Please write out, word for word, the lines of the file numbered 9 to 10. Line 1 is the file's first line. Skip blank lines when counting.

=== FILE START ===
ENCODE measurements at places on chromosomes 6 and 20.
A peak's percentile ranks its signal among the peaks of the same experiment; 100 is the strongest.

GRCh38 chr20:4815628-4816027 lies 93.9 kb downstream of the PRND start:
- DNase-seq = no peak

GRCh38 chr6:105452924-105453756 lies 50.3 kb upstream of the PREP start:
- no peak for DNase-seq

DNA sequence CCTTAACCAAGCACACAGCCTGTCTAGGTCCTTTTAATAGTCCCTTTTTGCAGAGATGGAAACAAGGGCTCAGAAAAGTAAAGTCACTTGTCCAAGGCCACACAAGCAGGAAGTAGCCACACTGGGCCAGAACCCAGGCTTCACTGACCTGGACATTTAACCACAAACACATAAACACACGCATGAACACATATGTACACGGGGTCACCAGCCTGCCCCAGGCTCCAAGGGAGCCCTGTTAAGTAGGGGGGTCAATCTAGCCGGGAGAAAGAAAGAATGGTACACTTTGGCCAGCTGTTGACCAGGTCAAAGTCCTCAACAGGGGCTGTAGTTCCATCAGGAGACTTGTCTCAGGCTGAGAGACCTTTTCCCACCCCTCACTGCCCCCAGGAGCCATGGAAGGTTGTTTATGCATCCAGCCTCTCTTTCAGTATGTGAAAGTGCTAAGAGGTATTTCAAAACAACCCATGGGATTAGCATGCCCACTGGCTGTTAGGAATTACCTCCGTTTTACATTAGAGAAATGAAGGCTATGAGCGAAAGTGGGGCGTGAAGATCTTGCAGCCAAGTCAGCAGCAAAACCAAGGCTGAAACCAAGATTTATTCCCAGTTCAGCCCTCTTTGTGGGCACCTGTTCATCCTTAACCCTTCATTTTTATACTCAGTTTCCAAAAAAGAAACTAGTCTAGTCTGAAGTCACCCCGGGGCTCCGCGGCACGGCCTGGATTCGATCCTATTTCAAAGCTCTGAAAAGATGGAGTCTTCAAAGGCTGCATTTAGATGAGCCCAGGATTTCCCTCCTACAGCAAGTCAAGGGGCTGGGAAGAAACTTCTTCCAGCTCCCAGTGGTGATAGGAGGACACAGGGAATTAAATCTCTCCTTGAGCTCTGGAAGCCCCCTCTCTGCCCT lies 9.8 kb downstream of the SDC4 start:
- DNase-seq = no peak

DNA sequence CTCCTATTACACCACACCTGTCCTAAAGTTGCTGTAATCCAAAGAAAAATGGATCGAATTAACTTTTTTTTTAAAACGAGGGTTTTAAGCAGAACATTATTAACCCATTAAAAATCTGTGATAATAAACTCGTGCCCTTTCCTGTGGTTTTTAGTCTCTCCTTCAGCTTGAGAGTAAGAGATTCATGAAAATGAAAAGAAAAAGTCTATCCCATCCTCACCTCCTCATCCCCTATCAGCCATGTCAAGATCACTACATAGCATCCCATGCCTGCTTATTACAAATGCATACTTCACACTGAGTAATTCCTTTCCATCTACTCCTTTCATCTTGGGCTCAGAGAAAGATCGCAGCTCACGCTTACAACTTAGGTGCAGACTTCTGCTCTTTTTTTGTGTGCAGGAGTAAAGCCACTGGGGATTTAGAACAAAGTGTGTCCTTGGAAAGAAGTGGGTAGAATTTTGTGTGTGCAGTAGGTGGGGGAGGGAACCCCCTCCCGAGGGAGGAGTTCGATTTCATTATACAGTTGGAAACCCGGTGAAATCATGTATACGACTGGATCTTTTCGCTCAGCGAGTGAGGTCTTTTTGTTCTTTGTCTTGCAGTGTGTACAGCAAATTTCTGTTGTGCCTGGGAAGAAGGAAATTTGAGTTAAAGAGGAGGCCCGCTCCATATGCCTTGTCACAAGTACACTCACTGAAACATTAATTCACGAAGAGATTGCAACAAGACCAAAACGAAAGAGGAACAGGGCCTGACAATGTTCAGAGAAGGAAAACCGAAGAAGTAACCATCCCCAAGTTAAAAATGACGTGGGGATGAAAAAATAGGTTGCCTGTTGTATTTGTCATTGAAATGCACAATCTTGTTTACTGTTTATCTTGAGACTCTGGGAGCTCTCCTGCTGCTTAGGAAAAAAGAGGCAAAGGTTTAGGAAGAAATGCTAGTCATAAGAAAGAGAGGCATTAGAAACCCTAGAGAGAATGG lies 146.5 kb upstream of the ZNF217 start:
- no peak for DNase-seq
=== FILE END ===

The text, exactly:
DNA sequence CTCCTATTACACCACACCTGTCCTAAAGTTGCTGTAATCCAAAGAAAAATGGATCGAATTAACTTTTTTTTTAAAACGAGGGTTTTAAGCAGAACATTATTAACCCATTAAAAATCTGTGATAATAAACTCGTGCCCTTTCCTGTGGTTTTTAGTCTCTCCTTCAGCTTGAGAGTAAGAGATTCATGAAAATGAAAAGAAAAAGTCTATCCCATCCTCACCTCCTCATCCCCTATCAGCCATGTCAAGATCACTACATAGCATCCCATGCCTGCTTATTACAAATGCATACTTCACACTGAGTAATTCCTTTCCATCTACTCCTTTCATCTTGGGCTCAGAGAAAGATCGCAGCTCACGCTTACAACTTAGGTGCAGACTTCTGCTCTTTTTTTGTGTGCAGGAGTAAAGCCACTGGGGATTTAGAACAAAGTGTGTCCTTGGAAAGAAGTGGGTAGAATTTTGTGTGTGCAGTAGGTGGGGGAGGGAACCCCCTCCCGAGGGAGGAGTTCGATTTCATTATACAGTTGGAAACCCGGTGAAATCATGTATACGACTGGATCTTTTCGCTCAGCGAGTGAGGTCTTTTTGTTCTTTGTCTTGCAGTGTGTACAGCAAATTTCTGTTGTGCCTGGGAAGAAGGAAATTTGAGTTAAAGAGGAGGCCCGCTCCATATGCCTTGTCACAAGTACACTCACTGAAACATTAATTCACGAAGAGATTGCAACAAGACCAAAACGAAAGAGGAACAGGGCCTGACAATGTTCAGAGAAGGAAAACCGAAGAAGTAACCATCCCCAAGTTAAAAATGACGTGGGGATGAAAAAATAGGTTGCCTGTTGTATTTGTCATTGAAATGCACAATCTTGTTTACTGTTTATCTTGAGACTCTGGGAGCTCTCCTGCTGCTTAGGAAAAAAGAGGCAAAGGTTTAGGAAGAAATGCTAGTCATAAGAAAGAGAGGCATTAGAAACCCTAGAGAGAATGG lies 146.5 kb upstream of the ZNF217 start:
- no peak for DNase-seq